- Paying for car insurance.
- Paying for a smog check, if applicable, and possible modifications to make the vehicle compliant.
- Vehicle tax (depending on your state it may also be referred to as sales tax, use tax, road tax, or axle tax).
- Vehicle registration.
Complicating the matter is that the latter two costs are often difficult to gauge. Vehicle tax rates vary by state, county, and even municipality.
Plus, the criteria for determining vehicle registration fees for used cars differs from state to state. New York, for example, bases the fee on a vehicle’s weight, while Colorado employs a complicated formula based on the vehicle’s year, weight, taxable value, and date of purchase.
Realizing the difficulty used car buyers face in properly assessing registration and tax costs for used vehicles, many independent and Department of Motor Vehicle (DMV) websites now provide online vehicle tax and tags calculators.
Vehicle Tax Costs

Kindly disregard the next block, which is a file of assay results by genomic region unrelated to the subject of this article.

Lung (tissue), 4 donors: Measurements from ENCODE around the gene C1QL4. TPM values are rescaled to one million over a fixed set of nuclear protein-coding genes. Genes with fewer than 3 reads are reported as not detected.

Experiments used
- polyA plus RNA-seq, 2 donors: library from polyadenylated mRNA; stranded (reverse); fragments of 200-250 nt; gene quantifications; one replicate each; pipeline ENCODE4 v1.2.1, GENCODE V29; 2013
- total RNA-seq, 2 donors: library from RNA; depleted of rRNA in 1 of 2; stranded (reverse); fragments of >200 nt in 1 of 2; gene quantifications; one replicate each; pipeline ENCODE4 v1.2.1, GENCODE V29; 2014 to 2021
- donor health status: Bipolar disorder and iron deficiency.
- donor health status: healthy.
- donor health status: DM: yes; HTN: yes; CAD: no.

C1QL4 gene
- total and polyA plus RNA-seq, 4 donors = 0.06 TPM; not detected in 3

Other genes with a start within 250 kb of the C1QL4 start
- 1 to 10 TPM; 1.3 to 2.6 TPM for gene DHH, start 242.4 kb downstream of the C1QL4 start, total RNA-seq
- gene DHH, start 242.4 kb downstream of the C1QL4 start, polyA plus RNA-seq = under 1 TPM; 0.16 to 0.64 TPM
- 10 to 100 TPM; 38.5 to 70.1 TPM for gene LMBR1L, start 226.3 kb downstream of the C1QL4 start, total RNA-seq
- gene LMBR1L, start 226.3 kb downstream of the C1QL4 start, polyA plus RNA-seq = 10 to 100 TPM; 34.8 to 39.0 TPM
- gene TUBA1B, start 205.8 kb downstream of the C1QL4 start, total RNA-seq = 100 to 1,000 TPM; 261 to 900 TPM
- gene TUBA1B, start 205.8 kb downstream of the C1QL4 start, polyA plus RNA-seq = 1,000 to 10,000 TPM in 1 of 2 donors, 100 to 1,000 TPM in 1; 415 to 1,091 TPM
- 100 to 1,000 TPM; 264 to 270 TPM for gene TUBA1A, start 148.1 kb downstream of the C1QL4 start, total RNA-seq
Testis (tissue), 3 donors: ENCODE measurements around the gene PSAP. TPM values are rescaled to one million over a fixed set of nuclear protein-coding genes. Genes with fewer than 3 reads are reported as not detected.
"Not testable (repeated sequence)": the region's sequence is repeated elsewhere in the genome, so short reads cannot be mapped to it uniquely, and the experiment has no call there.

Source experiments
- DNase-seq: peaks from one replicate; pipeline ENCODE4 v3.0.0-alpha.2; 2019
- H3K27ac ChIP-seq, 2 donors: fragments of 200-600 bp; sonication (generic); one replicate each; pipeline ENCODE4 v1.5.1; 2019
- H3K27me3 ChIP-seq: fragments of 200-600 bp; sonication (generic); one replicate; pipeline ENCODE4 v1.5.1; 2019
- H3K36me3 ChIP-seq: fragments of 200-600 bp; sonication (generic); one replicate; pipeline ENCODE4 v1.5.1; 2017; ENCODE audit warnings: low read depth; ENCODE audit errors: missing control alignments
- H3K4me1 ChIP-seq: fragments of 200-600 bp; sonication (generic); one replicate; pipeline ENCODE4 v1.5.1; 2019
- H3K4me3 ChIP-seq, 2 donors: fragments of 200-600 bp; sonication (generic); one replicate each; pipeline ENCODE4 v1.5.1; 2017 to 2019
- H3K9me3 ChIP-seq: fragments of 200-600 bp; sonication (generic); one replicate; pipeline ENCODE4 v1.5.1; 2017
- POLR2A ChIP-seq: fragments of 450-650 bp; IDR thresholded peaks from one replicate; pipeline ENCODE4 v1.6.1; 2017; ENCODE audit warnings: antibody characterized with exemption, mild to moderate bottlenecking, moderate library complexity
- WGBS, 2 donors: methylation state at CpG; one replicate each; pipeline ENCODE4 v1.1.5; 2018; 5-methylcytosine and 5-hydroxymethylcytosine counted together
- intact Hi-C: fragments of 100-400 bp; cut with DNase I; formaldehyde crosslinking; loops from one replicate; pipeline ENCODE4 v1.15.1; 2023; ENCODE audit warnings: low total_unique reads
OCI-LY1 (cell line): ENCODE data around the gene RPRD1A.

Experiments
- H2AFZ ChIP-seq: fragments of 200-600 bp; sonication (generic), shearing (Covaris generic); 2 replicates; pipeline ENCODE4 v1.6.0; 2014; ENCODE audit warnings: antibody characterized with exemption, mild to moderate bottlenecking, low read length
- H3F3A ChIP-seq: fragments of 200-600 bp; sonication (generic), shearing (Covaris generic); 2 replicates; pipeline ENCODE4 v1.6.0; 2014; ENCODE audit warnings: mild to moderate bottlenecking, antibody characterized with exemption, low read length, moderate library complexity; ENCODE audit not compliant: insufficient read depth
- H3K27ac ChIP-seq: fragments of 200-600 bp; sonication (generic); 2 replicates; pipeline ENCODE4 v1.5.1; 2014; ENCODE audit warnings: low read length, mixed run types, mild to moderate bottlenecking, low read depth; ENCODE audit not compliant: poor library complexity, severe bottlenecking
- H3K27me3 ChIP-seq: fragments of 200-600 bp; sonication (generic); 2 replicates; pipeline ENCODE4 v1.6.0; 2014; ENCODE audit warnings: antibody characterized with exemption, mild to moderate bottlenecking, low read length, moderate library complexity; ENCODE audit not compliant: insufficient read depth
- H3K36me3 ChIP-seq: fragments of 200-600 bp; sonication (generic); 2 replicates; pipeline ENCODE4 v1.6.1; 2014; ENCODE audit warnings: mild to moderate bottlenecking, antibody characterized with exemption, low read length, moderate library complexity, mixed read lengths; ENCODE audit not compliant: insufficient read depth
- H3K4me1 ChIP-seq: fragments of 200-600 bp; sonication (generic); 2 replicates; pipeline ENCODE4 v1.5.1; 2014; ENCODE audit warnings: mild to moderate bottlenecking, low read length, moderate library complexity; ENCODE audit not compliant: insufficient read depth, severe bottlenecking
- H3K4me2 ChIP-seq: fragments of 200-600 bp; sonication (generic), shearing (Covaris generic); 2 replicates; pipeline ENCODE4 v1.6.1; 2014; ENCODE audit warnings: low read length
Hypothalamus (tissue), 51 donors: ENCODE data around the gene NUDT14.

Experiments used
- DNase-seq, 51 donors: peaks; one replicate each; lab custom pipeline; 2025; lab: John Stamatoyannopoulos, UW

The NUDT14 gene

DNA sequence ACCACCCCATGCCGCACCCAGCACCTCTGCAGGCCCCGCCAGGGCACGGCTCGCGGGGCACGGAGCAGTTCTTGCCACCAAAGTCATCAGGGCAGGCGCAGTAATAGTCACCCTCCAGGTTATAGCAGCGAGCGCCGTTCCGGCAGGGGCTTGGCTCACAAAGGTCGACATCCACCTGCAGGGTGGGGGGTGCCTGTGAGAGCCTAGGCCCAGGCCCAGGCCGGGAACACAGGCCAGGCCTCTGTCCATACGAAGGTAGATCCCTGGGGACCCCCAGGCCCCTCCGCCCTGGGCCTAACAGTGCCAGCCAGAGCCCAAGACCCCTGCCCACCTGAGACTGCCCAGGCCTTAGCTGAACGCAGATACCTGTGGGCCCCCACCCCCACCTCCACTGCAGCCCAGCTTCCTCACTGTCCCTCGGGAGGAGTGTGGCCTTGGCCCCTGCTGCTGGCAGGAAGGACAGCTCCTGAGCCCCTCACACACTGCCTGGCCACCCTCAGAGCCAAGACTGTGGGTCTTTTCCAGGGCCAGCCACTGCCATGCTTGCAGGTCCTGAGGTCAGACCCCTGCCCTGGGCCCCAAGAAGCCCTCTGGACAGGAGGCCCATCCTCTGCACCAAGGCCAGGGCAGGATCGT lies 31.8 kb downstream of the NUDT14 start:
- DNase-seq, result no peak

Vehicle tax or sales tax, is based on the vehicle’s net purchase price. It’s fairly simple to calculate, provided you know your region’s sales tax. If you are unsure, call any local car dealership and ask for the tax rate. Dealership employees are more in tune to tax rates than most government officials.
Once you have the tax rate, multiply it with the vehicle’s purchase price. For example:
$2,000 x 5% = $100.
You can do this on your own, or use an online tax calculator.
Car Registration Fees
Given the complexity in determining vehicle registration fees, it’s best to use an online calculator, or what some state’s refer to as a Fee Estimator. (Even DMV officials have difficulty in determining exact registration fees, thus the name “estimator.” ) The process is easy, requiring entering pertinent information like vehicle identification number (VIN), purchase amount, and license plate type.
If your state’s DMV website does not provide an online calculator, you can find one on many car-related websites. These calculators are not exact, but can, at the very least, provide you with an estimated figure simply based on your state and estimated purchase price. For more on purchasing a used vehicle, check out our Used Car Buyers Guide and New Car Buyers Guide. You’ll find both in our Buying and Selling section.